Tomorrow is the five-year anniversary of the day that Jordan left us to find his way to Heaven. True, the sadness that slammed into us on the morning of Jordan's death was unbelievable, but over time there is no doubt that God's comforting mercies have been even more abundant.
One moment he was there, and later he was not. I had checked on him at three-thirty in the morning as he cried briefly. I asked him, "Are you okay, buddy?" To which he babbled, "Uh-huh!" And I responded, "I love you, Jordan." And again his response, the only one his voice was capable of giving: "Uh-huh!"
Such a cutie. He rolled back over to go to sleep. When he awoke, it was in eternal life.
The poem that follows is the longest one I have ever written, by a landslide. Twenty-two stanzas of iambic pentameter that traces Jordan's entry into the arms of his Lord and Savior.
I'm not saying tears are automatic, but you may want to have some Klennex nearby.
I have no confirmation that Jordan dreamed his way into heaven, but I'd like to think that when he passed from our hands into those of Christ, it happened--crawling, running, leaping, then resting-- like this.
Jesus (The Final Epic)
On mattress all familiar now I lie.
The beam so soft from outside comes within
And pierces darkness deep. A shaft of light
Now beckons to recall that in the midst
Of life, there is a certain hope for me.
Wherefore this beauteous sight I cannot tell.
It seems to mingle with a call divine.
Is darkness coming and, if so, will I
Be sure that thus beyond the shadow's gloom
I surely find delight that God is there?
So sleep a little bit, I tell myself,
And wake again when light invades the room.
The heaviness upon my eyelids pressed
Will gently wrestle me to slumber's bay
And once again I'll wake to morning bliss.
The dream begins, and there I find myself
Crawling through meadow warm and floral spray,
And through the loamy soil I come upon
A flowing river lapping o'er its shore
Upon which sturdy boat I spy alone.
And then this wildest epic takes new form:
I clamber toward the small conveyance here
And, scrambling over side onto its deck,
Discover strength not previous' known before
As this adventure takes a strange new turn.
At first a whisper soft speaks o'er the waves
Before the boat dislodges from its roots.
No oars are needed to glide swiftly on,
For far away the drawing point reveals
Itself--a voice that's calling out my name.
Onward the river moves in powered calm.
The peaceful torrent flows within my dream;
Upward it climbs to raging waterfall
That flows reversedly to higher ground
Of forests verdant green on mountainside.
With instinct charged I bolt from here in haste.
Renewed in spirit now I sprint headlong
And, clutching in my hand both spear and sword,
Toward higher elevation I plunge on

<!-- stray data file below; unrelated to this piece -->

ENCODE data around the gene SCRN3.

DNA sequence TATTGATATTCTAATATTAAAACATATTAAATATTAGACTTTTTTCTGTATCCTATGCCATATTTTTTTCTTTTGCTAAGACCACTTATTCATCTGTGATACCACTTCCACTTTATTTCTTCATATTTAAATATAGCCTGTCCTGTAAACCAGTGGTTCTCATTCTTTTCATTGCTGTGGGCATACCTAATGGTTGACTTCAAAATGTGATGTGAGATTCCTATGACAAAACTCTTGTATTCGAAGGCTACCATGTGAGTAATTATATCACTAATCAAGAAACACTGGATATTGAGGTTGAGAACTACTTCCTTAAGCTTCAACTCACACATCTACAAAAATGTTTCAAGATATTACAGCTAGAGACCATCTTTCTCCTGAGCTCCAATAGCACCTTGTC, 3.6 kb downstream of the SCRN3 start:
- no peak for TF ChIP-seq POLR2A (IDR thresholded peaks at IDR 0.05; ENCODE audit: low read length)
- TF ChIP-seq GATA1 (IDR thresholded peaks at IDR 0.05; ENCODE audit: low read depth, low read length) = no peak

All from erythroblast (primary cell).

To seek who far off grandly calls my name.
I seek a bold adventure, lordly gain,
I sense a battle for my body's health.
With courage I, prepared for struggle great,
Fly over fertile ground with swiftest feet,
Yet knowing not if this be heaven or earth.
And then from forest thick my little form
Tumbles into a clearing bathed with light,
Where stunned (my eyes can scarcely take it in),
I see the genesis of sacred voice
That draws me, sweetly calling forth my name.
Lion of Judah, Citadel of Grace,
He speaks my name, not his, but his I know:
The King of Kings, Messiah, Lamb of God,
Redeemer, Son of David, Prince of Peace,
And 'round him there a crystal fountain flows.
With quizz'cal look I glance upon his brow
And gaze upon that skin once torn by thorns
Before I lock my eyes upon his wrists
And side where holy gashes bore so long
Ago the sin he washed away from me.
With trembling voice I ask him, "Where am I?"
And broad the smile expands upon his face
As Jesus says, "My son, throw down your spear
And sword--They're needed not within your home."
To which I make reply, "What is this place?"
In thund'rous laughter loud Jesus calls out
The truth: "Why, little Jordan Christopher,
You've reached my Sacred Mountain's summit high
And in my Holy City evermore
You'll live--For I've made you completely new."
So with one final earthly heartbeat more,
I throw aside forever spear and sword.
And to my family on earth I give
One final whispered gracious soft farewell,
And pounce to take a leap for which I've longed.
The power surges deep within my veins
And all my muscles move with apexed might
To bound thro' heav'n's sweet air, and tackling thus
My dear Good Shepherd, sending with a laugh
Us both into the Fountain's roaring foam!
With holy scream I throw my head far back,
And smiling ever widely I shout out:
"This, my eternal home! This is the place
For which I've longed and sought forevermore,
Although I knew it not for all my life!"
My Savior's nail-scarred hands encircle me
And lift me out from there with splashes fresh.
He looks within me deep, a blessing great,
Before he wraps me in his arms so tight
And turns into the City's entry path.
Around us there explodes a tumult great
Of angels, saints, and martyrs bringing me
Into the city with triumphant song,
And there forevermore my home shall be,
And where one day, I'll join my family.
Yet deep in Heaven's din I clear perceive
My great Redeemer's voice within my ear.
The saintly roars all strangely fade away
And unmistakably his whispers dear
Bless my initial entry to my home.
"My little Jordan Christopher," he says,
"How long I've waited for this special day,
For you to enter your inheritance
And all encumbrances be thrown away,
So everlasting joys will now be yours."
"You are my little soldier, my brave soul,
And I am your Commander holding fast
To bear you to my Father's throne where you
Will have eternal joy and peace at last.
You'll have eternal joy and peace at last."